Lilburn group to visit, probe sports park in Texas

A group from Lilburn is headed to Mansfield, Texas, on Friday to check out that city's Big League Dreams Sports Park and ask residents about its popularity, financing and economic benefits as they research building one of their own.

"We want to know: Is this good value for the money?" said Mayor Diana Preston, who is among the seven-member contingent who will spend two days in the city of 58,000 near Fort Worth. She'll be joined by other city officials and a Lilburn baseball mom.

On Monday, the Lilburn City Council voted to enter into a license fee agreement with Big League Dreams, a national operator of youth and adult sports facilities. The agreement, for which the city will put up $450,000 in refundable SPLOST funds, allows Lilburn to examine the California-based company's financial records as it conducts a feasibility study for a 40-acre baseball, softball and soccer complex that would host local and tournament play.

City officials believe the nearly $20 million park, possibly at U.S. 29 and Indian Trail Road, could make Lilburn a destination for visitors and be a catalyst for economic growth. Currently, the Gwinnett County city of 11,500 has no hotels, movie theaters or fine dining and struggles with an aging infrastructure and transient population.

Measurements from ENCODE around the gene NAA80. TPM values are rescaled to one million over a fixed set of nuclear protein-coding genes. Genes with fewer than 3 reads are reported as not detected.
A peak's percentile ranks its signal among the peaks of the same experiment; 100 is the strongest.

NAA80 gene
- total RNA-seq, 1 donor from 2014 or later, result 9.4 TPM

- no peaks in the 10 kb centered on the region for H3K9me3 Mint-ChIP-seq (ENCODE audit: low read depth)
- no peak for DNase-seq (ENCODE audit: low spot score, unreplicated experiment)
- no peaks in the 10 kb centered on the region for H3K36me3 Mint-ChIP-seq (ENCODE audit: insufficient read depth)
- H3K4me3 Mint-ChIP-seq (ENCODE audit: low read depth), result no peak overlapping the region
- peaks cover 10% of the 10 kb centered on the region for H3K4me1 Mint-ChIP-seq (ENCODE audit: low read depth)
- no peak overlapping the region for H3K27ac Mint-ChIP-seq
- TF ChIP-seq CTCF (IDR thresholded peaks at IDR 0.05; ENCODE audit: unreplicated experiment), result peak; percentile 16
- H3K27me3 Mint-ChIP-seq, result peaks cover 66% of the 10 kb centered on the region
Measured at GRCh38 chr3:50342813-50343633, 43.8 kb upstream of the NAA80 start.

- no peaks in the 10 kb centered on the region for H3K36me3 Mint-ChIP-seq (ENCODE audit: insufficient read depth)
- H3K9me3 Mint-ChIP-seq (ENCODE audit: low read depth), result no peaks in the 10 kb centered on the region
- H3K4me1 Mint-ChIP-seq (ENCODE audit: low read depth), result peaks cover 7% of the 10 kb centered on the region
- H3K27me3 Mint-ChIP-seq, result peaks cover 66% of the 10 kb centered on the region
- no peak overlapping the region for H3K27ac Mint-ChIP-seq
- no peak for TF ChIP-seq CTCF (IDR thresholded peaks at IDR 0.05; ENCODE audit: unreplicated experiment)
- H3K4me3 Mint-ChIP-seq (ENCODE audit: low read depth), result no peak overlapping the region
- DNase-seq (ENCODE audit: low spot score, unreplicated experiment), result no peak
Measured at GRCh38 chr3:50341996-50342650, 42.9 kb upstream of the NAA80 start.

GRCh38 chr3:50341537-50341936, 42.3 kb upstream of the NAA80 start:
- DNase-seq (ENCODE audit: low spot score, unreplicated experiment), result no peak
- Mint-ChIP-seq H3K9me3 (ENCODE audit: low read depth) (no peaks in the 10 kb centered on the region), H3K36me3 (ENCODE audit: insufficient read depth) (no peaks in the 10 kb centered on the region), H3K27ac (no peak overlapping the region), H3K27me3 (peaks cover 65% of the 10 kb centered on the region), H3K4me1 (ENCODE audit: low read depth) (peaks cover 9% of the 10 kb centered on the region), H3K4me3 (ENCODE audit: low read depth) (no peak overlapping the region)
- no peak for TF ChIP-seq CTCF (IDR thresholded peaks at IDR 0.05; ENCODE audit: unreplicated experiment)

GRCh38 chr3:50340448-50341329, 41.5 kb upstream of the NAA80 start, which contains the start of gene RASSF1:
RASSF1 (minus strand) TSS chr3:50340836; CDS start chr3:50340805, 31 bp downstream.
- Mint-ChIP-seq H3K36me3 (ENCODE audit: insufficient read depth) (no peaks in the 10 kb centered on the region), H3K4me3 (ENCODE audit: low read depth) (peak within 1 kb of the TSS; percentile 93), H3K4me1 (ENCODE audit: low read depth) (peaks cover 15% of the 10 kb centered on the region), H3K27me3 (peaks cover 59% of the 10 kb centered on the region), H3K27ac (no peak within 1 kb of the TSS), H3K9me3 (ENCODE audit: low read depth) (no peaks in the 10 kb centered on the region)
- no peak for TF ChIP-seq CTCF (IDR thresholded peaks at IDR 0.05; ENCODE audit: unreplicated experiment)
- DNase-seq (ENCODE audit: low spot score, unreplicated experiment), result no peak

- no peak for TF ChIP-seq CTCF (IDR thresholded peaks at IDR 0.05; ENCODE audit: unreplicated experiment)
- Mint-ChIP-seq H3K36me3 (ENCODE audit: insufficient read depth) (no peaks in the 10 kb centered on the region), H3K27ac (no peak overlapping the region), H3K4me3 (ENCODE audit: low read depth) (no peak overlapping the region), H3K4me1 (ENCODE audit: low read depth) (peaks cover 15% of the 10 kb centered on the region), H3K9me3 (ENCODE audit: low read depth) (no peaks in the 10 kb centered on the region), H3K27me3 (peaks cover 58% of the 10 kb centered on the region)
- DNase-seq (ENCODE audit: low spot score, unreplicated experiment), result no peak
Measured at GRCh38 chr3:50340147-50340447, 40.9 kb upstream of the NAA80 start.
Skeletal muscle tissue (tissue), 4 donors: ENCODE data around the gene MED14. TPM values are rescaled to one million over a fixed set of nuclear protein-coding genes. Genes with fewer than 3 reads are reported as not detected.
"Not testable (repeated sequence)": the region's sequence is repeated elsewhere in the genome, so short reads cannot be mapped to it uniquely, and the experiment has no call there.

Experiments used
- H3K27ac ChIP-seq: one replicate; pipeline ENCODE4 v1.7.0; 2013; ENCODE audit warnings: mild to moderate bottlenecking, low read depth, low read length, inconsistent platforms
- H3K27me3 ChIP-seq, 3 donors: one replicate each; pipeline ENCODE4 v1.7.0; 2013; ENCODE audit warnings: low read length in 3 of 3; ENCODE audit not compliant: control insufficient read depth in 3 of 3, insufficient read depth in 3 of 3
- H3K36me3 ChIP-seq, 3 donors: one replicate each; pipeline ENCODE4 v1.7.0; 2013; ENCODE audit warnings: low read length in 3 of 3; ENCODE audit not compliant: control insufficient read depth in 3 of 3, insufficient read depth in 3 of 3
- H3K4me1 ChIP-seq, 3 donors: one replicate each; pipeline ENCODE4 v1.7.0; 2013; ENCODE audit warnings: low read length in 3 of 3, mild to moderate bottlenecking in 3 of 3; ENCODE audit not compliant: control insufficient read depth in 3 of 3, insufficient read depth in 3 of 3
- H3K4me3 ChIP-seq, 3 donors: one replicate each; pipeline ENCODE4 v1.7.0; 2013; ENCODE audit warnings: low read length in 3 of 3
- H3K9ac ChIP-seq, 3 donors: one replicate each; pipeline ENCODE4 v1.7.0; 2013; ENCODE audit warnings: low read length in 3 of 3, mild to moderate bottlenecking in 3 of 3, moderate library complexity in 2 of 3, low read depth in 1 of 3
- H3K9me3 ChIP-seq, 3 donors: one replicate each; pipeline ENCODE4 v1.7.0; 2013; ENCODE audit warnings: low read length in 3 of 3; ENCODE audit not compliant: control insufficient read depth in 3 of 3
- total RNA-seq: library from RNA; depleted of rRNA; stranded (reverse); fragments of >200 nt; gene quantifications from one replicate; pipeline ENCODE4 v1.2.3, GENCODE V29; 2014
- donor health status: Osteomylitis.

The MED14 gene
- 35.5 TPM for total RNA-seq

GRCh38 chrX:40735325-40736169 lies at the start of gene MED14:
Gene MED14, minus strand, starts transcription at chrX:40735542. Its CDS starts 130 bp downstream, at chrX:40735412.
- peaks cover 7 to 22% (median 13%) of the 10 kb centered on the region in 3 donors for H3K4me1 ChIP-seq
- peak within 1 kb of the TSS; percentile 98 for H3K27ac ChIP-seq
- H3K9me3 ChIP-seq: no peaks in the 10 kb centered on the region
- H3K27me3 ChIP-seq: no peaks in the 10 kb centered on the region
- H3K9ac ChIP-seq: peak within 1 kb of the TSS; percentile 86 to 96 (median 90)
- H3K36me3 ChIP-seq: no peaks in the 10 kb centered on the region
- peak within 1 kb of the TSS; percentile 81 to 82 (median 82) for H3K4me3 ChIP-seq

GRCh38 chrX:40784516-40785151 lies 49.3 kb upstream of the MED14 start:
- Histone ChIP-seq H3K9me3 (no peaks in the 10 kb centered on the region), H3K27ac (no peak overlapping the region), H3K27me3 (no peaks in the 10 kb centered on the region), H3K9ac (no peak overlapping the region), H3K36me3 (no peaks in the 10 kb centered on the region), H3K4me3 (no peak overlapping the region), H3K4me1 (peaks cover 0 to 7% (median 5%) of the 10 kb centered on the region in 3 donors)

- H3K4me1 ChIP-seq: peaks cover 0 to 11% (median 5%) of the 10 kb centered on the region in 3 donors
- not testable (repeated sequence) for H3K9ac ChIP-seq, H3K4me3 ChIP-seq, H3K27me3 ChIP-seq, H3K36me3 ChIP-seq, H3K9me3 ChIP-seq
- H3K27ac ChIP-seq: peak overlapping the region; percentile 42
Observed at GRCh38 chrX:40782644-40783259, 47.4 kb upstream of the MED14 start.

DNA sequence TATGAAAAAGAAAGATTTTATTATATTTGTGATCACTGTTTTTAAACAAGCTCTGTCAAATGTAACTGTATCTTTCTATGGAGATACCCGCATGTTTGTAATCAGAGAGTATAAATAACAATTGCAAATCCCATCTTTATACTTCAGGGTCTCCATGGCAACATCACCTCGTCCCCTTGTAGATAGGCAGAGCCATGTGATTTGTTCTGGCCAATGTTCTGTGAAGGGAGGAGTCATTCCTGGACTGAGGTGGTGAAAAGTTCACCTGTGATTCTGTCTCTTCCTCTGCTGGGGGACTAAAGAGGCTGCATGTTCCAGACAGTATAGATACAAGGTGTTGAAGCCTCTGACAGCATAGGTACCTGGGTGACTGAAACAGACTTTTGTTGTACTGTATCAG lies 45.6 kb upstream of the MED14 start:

But some Lilburn residents on Monday balked at the idea, saying the city is risking taxpayer money at the wrong time. Lilburn officials said it's not a done deal.

Like Lilburn, Mansfield looked to a Big League Dreams park as an economic engine, opening one in 2008. Since then, the city has gone from one hotel to seven, said Shelly Lanners, the city’s director of community services.

Heather Koffman, a mother of two boys who play baseball, lives close to the proposed site in Lilburn. She is headed to Mansfield with a list of questions. Among other things, Koffman wants to know how surrounding areas are insulated from lights and noise and whether revitalization is taking root near Mansfield's park.

"I've suggested that we do our own survey of local businesses ... not talk to people who are tapped to talk to us," Koffman said.

The mayor plans to do just that.

"We're going to ask the tough questions," Preston said. "We will talk to businesses to get a feel for what it was like before Big League Dreams came. I imagine we'll talk to residents in coffee shops. We'll ask: ‘How about your taxes?'"